The disease and trade issues that are changing the global market

The industry is suffering from rising disease pressures, specifically, African swine fever as it continues to threaten the global pork market, not only by causing a production drop in Asian countries, but also adding uncertainty to trade and production prospects in other parts of the world.

While China’s pork prices have started to move higher, production responses in the rest of the world appear cautious. Other factors, including disease management and weather, are hindering production in Europe and Brazil. The resumption of Sino-US trade negotiations is a positive development, implying a chance for China to review tariffs on US pork imports.

Highlights from the Pork Quarterly Q3 2019 include:

China: Pig herd losses growing
ASF continues to spread in China, with new cases mainly reported in South China. Live hog prices are finally moving higher, indicating tight supply. While fresh meat prices are moving, large inventories of frozen meat continue to pressure prices and weigh on market returns.

US: Continued production growth in second half 2019
Pork production in the second half of 2019 is expected to rise, driven by a large breeding herd and improvement in productivity. While pork exports are struggling, the resolution of trade terms with Mexico and Canada should boost exports, and the resumption of trade negotiations with China is a positive. The labour shortage remains a key constraint in the second half of 2019.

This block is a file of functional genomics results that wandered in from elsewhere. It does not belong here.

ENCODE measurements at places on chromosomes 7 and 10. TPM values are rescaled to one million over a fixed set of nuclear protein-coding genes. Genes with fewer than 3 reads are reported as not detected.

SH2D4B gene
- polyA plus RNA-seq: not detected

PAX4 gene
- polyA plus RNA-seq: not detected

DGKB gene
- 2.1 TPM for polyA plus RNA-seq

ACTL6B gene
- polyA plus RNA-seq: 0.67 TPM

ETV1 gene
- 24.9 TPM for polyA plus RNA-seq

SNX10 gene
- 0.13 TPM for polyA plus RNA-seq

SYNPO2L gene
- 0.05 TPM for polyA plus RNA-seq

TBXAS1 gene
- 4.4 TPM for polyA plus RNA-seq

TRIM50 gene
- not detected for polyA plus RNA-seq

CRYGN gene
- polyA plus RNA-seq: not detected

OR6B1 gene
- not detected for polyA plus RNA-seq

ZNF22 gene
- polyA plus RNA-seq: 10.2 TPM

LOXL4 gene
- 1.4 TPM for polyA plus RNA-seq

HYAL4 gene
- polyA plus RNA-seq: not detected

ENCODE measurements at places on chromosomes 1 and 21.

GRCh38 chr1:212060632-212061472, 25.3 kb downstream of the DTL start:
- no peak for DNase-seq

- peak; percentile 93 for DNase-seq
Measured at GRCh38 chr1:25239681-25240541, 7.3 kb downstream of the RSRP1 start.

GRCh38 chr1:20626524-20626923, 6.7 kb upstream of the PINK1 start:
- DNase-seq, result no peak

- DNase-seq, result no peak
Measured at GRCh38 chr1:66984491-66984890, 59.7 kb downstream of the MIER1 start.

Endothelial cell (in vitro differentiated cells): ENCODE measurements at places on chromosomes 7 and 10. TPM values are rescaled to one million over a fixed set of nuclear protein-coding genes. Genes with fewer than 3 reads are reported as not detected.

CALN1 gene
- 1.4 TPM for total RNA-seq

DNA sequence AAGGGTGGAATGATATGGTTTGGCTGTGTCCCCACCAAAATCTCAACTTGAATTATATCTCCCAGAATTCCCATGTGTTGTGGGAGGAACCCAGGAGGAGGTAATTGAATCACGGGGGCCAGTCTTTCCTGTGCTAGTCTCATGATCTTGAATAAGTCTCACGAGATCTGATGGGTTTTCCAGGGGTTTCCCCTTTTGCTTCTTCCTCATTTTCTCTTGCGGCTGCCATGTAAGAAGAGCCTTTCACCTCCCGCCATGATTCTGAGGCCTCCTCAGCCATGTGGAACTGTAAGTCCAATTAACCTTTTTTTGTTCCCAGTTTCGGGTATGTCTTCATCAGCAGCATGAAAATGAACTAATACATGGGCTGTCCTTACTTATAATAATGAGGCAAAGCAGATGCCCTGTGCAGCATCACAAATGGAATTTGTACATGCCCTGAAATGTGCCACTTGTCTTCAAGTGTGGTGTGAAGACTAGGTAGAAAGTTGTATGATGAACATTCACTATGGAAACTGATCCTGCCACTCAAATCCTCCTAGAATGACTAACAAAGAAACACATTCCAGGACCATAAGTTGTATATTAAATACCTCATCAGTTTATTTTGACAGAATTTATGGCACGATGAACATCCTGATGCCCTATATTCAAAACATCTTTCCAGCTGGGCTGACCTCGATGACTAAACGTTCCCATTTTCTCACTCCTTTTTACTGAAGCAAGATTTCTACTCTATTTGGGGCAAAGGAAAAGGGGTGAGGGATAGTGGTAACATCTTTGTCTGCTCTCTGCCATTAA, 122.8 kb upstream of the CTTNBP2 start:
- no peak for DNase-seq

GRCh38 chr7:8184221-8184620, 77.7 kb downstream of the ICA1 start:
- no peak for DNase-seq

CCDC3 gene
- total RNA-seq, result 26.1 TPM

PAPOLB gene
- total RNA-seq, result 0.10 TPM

Europe: Production not yet responding to price
ASF in eastern Europe remains pressing, discouraging expansion. Summer heat is slowing production growth, contributing to better market prices. Exports have increased from most member states, mainly driven by stronger demand from China.

Brazil: Exports move to new highs
Exports are increasing, driven by Chinese and Russian demand, although pig producers remain sceptical about whether this represents a structural return to growth. Domestic pork prices are rising, as exports are outpacing production growth. If internal consumption picks up in the second half of 2019, this will provide further support for prices.

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